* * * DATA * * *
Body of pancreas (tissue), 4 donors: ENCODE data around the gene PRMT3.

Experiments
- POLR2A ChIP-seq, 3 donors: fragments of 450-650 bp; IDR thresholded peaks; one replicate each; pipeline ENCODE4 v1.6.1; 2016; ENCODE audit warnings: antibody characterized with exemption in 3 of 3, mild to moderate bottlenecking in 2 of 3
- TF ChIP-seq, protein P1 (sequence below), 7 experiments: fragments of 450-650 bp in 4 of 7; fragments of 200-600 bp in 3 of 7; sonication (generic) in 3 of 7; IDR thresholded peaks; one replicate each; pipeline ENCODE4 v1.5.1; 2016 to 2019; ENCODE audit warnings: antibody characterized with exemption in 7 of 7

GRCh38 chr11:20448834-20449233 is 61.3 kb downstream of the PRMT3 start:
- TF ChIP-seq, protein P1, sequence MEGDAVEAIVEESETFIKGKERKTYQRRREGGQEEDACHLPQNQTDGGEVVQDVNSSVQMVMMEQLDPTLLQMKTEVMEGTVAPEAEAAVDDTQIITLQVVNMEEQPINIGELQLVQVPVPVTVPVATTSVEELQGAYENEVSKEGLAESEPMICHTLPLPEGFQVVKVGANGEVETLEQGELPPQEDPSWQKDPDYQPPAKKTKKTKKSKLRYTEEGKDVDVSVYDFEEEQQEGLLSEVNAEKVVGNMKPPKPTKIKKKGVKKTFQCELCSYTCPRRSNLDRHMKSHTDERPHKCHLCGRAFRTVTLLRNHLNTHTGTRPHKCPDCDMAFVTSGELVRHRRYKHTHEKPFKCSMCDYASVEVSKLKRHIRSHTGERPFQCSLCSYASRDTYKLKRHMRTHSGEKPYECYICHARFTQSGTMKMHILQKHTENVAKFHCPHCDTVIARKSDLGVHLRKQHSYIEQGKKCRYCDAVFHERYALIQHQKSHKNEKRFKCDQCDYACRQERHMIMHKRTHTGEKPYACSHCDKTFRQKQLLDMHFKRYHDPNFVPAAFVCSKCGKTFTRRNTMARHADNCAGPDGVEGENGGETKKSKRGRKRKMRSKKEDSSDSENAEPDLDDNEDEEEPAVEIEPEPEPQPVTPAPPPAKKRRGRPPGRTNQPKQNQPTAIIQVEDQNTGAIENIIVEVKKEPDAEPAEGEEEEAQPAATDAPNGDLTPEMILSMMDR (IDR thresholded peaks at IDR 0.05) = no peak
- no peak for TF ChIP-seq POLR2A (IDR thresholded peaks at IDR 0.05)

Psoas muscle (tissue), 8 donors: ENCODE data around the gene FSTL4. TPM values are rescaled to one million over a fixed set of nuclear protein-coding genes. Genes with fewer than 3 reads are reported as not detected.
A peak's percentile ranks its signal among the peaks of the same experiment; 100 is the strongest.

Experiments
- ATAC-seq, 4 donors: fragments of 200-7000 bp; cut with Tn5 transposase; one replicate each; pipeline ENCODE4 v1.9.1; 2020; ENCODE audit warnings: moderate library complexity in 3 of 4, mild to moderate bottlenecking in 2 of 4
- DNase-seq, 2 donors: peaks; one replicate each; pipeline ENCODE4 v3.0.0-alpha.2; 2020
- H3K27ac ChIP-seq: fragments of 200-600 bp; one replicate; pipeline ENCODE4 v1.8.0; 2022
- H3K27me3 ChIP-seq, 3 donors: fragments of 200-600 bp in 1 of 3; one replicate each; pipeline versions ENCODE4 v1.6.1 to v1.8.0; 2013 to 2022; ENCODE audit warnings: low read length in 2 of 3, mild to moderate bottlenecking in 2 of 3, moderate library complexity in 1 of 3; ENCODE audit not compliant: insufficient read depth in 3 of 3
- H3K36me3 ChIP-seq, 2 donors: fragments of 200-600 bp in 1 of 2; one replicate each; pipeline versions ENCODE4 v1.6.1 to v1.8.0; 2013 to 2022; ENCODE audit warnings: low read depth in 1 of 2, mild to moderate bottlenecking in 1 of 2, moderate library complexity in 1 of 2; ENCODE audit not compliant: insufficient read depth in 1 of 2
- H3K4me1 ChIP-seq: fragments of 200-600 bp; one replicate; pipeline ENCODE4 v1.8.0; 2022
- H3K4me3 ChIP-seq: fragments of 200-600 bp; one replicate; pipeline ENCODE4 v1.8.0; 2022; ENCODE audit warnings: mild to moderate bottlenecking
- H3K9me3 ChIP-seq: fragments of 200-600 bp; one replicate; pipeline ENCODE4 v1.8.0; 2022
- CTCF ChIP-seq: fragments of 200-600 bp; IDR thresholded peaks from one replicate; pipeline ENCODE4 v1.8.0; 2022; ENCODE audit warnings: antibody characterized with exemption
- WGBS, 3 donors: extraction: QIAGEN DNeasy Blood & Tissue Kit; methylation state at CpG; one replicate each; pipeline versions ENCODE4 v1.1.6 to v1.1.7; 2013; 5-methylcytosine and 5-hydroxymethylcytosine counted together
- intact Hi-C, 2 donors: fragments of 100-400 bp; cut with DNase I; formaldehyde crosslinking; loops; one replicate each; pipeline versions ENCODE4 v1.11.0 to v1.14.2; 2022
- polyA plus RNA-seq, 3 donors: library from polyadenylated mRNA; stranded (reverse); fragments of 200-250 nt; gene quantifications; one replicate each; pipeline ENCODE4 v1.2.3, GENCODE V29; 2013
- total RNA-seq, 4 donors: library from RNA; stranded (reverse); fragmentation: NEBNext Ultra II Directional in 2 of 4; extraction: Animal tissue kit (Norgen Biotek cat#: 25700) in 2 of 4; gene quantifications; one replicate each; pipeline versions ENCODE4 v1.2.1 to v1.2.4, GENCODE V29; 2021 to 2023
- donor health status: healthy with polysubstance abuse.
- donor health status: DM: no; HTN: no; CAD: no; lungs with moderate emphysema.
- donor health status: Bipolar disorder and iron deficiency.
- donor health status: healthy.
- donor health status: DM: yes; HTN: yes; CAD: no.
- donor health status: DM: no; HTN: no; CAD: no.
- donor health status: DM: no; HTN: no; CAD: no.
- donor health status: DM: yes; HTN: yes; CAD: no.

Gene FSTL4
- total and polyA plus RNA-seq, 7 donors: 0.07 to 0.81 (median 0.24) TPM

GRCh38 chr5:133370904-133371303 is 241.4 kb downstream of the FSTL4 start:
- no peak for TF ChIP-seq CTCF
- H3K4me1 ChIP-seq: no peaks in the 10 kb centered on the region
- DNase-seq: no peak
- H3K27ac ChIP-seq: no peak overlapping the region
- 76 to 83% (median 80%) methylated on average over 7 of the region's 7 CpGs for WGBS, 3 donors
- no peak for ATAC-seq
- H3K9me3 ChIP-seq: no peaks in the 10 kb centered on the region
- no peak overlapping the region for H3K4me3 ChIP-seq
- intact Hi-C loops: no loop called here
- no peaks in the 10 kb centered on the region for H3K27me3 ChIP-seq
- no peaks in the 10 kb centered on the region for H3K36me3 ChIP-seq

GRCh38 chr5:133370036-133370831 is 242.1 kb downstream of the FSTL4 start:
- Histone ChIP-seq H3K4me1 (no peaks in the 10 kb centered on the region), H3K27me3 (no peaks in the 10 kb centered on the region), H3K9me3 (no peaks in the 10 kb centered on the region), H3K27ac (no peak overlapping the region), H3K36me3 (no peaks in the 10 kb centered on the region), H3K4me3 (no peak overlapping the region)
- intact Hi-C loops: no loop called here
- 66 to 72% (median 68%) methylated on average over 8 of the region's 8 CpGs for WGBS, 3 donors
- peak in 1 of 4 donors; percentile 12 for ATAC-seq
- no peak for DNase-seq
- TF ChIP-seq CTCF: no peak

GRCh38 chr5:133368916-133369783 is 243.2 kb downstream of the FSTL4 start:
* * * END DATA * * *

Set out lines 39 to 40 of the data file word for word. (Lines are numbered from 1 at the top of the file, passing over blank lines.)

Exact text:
- 76 to 83% (median 80%) methylated on average over 7 of the region's 7 CpGs for WGBS, 3 donors
- no peak for ATAC-seq